In the series of providing information about availability of latest technology in the field of forensic sciences here is a latest equipment for obtaining Latent prints without using any powder, fumes, chemicals or high intensity light sources( also called Alternate Light Source ALS). Forensic evidence collection techniques are advancing at a tremendous rate. Thermal Fingerprint Developer( TFD-2) is a chemical free method for the development of latent prints on paper items.

The TFD-2 is an automated, high throughput device capable of developing latent prints on large quantities of paper. The device raises the temperature of the documents causing a chemical reaction between the fingerprint residue and the paper, producing a fluorescent by-produce visible under ultraviolet light.


This system offers the following advantages over other development techniques:

  1. Latent print can be detected in seconds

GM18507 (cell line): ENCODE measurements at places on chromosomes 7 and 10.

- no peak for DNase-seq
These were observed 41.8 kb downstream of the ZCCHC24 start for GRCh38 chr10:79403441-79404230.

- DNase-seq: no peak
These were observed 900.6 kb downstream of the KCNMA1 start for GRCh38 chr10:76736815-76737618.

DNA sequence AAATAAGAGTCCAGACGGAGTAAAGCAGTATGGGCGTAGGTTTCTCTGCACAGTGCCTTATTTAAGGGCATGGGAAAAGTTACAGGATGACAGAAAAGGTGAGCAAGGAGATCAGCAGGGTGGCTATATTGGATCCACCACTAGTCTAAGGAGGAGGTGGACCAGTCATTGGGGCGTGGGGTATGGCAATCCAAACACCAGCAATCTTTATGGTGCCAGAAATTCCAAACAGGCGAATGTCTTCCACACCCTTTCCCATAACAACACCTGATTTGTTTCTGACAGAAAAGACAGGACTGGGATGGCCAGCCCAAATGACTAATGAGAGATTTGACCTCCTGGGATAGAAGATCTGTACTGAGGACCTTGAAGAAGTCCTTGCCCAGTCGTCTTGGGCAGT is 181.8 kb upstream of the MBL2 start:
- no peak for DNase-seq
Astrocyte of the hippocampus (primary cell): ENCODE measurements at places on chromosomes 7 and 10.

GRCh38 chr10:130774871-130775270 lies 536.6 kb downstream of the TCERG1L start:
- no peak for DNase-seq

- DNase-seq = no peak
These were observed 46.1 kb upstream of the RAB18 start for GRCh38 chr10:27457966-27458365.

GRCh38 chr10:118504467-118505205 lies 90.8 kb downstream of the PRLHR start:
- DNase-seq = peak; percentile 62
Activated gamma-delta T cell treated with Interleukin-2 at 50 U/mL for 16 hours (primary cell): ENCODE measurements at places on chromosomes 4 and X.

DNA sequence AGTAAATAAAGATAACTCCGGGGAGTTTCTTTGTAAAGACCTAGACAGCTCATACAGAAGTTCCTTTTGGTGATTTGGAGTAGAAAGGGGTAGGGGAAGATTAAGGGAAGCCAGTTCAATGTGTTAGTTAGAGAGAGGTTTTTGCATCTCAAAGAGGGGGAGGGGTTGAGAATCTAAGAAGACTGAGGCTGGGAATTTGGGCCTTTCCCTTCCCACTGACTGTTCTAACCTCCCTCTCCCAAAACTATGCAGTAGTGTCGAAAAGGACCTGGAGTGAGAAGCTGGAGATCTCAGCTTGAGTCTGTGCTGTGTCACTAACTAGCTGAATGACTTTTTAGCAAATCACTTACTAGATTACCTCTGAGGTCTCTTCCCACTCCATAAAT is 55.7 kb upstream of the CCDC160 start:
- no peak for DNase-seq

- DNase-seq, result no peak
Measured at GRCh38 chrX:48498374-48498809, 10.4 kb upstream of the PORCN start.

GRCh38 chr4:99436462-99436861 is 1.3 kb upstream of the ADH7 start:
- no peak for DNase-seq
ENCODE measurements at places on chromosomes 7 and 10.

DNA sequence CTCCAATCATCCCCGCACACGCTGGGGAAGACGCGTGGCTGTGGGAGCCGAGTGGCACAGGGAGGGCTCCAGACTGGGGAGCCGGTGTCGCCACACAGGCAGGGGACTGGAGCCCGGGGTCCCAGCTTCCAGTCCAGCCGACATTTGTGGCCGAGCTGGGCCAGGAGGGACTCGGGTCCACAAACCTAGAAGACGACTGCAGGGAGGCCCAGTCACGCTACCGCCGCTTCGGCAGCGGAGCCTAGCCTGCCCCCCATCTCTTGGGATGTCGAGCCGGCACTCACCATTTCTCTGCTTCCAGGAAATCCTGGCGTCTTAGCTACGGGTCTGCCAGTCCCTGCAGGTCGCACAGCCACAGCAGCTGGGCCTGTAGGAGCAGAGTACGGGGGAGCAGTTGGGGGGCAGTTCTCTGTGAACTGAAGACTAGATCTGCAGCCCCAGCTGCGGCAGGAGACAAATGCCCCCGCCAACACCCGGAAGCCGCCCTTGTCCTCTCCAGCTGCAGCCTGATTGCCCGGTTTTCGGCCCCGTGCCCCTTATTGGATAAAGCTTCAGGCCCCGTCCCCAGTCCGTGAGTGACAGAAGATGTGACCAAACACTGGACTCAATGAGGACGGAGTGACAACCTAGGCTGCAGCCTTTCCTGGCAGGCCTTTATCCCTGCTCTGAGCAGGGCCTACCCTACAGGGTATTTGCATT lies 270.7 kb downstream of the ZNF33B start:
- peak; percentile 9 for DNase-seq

2. No chemical process required
  3. Contactless system reduces the risk of cross contamination
  4. High throughput reduces search time
  5. Can be uses sequentially with other development processes.


The Thermal Fingerprint Developer (TFD-2) developed by Foster and Freeman is the first commercially available instrument to solely utilize heat treatment to visualize latent fingermarks. The chemical-free TFD-2 was able to develop latent fingermarks on a variety of substrates. The manufacturer’s guidelines with regard to the optimal treatment settings were suitable for the more common substrates such as white copy paper; however, new protocols were required for the treatment of thermal paper. The TFD-2’s ability to develop these samples and its use in sequence with traditional chemical reagents, such as 1,2-indanedione and physical developer, were demonstrated. The thermal developer may offer quick and easy heat application options for existing fingermark development reagents. However, the TFD-2-developed samples lacked the detail and contrast afforded by conventional amino acid-sensitive reagents under most conditions.

A new method for the detection of latent fingermarks on paper surfaces using p-dimethylaminobenzaldehyde (DMAB) is described. The method is based upon the reaction of DMAB with the amino acids present in the latent prints.


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